Most of the money wasn’t in cash, but was held in shares in the Great Western Railway Company. It transpires that the Rev Laurence wasn’t a quintessential English gentleman, but came from a family called Levy. His father Joseph had been born in 1791 in London, and his grandfather Zaccaria had been born in 1751 in Venice, into a large family originally from Baghdad.
The family story goes The Rev Laurence’s great grandfather Elazar was in the scrap metal business in Baghdad, and had ‘discovered’ a heavy metal jar containing a large quantity of jewels.
The circumstances of the ‘discovery’ aren’t clear, but the brothers and their families quickly left Baghdad for Venice, where they set themselves up as merchants, and became extremely wealthy through their trading skills.
In due course, Zaccaria joined the family business, and became a successful merchant in Venice in his own right – until something went wrong with a business deal, and he was driven out of the Italian city with his family. They took refuge in London, where he was able to get a line of credit from the Bank of England, where he was obliged to leave as collateral a large chest full of valuables.
With this line of credit Zaccaria was in a position to start trading in the London Stock Exchange and to get involved in the Lloyds insurance business and he also operated his own ships bringing goods into the Port of London.
Joseph, the father of the Rev Percival Laurance, in due course also joined the family business and took over from his father, going on to further success as a stockbroker and in shipping, all the time supported by the Bank of England.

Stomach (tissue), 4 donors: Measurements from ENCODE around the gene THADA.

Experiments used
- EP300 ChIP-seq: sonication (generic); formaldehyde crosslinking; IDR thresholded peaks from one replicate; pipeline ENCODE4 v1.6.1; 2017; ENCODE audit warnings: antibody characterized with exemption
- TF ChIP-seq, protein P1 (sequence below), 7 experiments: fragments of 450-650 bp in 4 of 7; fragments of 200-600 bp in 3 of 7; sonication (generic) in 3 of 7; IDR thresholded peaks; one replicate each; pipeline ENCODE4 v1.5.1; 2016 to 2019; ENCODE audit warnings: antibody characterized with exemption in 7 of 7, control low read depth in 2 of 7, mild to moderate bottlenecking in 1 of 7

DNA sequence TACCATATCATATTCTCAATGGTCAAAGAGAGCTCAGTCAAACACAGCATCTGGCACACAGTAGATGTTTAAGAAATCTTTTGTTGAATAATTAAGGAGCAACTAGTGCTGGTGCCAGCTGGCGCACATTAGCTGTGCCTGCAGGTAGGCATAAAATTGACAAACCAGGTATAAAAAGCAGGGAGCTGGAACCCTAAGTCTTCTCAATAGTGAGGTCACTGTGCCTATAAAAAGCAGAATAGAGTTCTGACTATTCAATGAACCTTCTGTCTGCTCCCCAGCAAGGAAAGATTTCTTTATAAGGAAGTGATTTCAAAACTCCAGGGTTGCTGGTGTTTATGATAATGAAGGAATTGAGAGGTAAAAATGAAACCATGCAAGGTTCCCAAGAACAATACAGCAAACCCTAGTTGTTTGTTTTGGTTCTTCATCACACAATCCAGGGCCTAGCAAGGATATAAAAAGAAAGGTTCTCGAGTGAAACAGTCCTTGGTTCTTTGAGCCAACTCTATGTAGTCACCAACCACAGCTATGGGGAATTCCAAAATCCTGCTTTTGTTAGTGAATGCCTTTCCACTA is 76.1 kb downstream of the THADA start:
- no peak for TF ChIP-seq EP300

Come the 1820s and the end of the Napoleonic wars, there was an economic downturn, leading to the bank deciding to cut off his line of credit.
To protect their assests, they seized all his cash and property held by the bank, until he could repay what they claimed he owed them, thus putting Joseph and his business in a very difficult position. Still managing to trade, he instructed lawyers to recover from the Bank of England his money and the treasure chest deposited by his father. He lost. He appealed. He lost again. The family is said to have been trying to recover the funds ever since, with the latest attempt as recently as 2009. And well they might; the funds could now be worth £400m, with compound interest.
It seems money’s behind that too. Joseph was happy to change his name to Laurence at the request of his new mother-in-law, acquired when he married Penelope Jackson. Her wealthy widow mother wasn’t keen on her daughter’s marriage to a Jew, and offered to make the couple her sole heirs on her death if he changed his name. Joseph agreed…
Going into the church
Percival is said to have been keen to enter the Church, having converted to Christianity, after visiting an aunt and her clergyman husband.